edited by Daryl Fujii and Iqbal Ahmed; New York, Cambridge University Press, 2007, 588 pages, $150
Dr. Stone is the medical director of Carson Center for Human Services, Westfield, Massachusetts.
This new book, The Spectrum of Psychotic Disorders, is meant to evaluate the hypothesis that psychotic symptoms are caused by a neurobiologic syndrome. The authors posit that anything that may cause an alteration of the frontal systems, temporal lobes, and the dopaminergic projections to these areas can lead to psychosis. If a threshold of damage or change to these structures and systems is reached, symptoms will develop. Everyone is at risk. The degree of risk of developing symptoms is influenced by endogenous factors such as genetics and exogenous factors such as disease, trauma, and toxins. In order to prove their hypothesis, the authors examine each psychotic disorder to determine whether it affects common brain structures and chemical systems.
The book is divided into nine parts: primary psychotic disorders, mood disorders, neurodevelopmental disorders, central nervous system disorders, psychosis induced by substance abuse and medications, neurodegenerative disorders, and psychosis associated with sensory impairment, along with an introduction and conclusion. There are more than 50 contributors. Each chapter, written by different authors, is organized in the same way. For example, the chapters start with the epidemiology of the illness and review its presentation and course, the suspected neuropathology, risk factors, and treatment. The quality of the evidence for each factor is rated by using the descriptors of Oxford Centre for Evidenced-Based Medicine levels of evidence criteria, which is of particular importance to the book. Overall, the grades of recommendation rate a "C," which means that the findings are based upon case series or extrapolated from systematic review or retrospective studies. The neurodegenerative disorders, such as Alzheimer's disease and Parkinson's disease have the best quality of evidence, and psychoses induced by medication have the worst. The persuasiveness of the authors' argument depends on the value of the data.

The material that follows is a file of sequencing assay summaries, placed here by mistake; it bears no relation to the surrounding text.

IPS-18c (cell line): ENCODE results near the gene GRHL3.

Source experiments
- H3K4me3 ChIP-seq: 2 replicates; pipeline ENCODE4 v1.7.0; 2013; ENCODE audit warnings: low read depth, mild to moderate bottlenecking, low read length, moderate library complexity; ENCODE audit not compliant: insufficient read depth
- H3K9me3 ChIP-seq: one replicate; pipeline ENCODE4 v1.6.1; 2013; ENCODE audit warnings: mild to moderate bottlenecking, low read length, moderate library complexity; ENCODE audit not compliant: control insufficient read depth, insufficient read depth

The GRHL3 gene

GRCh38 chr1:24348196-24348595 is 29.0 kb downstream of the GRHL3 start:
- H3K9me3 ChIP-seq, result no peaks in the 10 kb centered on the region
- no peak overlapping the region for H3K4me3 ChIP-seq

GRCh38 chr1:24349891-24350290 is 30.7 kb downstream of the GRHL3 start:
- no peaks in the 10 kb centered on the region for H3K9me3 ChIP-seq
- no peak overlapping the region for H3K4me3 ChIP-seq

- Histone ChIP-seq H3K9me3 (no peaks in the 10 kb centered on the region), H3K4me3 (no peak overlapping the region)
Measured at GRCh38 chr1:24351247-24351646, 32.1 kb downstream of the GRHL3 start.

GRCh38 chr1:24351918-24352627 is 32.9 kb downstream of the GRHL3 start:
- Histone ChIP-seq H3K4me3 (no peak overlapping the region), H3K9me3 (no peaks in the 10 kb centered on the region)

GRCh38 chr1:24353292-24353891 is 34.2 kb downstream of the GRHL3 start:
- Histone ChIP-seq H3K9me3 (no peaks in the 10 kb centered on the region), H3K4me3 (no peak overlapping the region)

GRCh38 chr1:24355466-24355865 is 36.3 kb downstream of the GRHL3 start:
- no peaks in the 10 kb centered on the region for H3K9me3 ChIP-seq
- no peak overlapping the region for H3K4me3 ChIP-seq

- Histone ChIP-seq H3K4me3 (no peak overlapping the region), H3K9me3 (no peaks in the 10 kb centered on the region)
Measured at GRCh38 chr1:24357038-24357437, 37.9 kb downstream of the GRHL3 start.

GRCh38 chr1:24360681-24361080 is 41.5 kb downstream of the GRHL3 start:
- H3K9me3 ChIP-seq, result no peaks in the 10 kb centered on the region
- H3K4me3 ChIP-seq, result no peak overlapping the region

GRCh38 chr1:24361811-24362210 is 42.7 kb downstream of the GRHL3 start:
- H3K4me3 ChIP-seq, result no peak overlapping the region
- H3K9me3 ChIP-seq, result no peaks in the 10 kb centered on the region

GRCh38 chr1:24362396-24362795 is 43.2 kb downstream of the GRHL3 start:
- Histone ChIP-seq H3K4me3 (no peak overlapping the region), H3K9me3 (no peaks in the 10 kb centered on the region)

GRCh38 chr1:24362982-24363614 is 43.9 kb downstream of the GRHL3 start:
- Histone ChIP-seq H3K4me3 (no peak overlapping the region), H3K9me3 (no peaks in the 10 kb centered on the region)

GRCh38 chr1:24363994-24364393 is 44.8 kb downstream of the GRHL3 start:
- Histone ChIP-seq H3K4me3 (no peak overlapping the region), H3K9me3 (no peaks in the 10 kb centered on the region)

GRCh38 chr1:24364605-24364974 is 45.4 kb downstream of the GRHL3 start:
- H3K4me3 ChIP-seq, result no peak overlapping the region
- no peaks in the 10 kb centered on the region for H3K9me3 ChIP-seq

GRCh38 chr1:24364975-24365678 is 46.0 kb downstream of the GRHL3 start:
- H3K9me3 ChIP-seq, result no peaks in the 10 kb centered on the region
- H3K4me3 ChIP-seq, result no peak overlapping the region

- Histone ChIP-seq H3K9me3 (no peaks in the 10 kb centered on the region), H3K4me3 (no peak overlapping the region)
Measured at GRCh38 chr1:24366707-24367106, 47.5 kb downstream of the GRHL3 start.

The authors conclude that within the limits of the quality of the evidence, psychotic disorders do fulfill the criteria to qualify as a neurobiologic syndrome. The suspected neuropathology—abnormalities of the frontal and temporal lobes—and neurochemical abnormalities—dopamine related—are found to some degree in all of the examined disorders. Whatever the cause of the symptoms of psychosis, the nature and severity of the presentation correlate with the location and degree of abnormalities in the relevant brain structures and pathways. Treatment of the symptoms is similar even when the symptoms are caused by different diseases, injury, toxins, or unknown forces.
Why is any of this important? It goes to the heart of questions about diagnosis and treatment. Because psychotic symptoms can develop from multiple vulnerabilities and pressures, how can primary psychotic disorders be reliably distinguished from psychotic disorders secondary to a general medical condition or substance abuse? Is there any value to making this distinction?
The Spectrum of Psychotic Disorders is not a book to sit down and read cover to cover. Each chapter can stand alone. Students, trainees, and budding researchers would be most likely to find this useful. Even though my training years are far behind me, it was very interesting to learn about what we now know, and still don't know, about the brain and illness.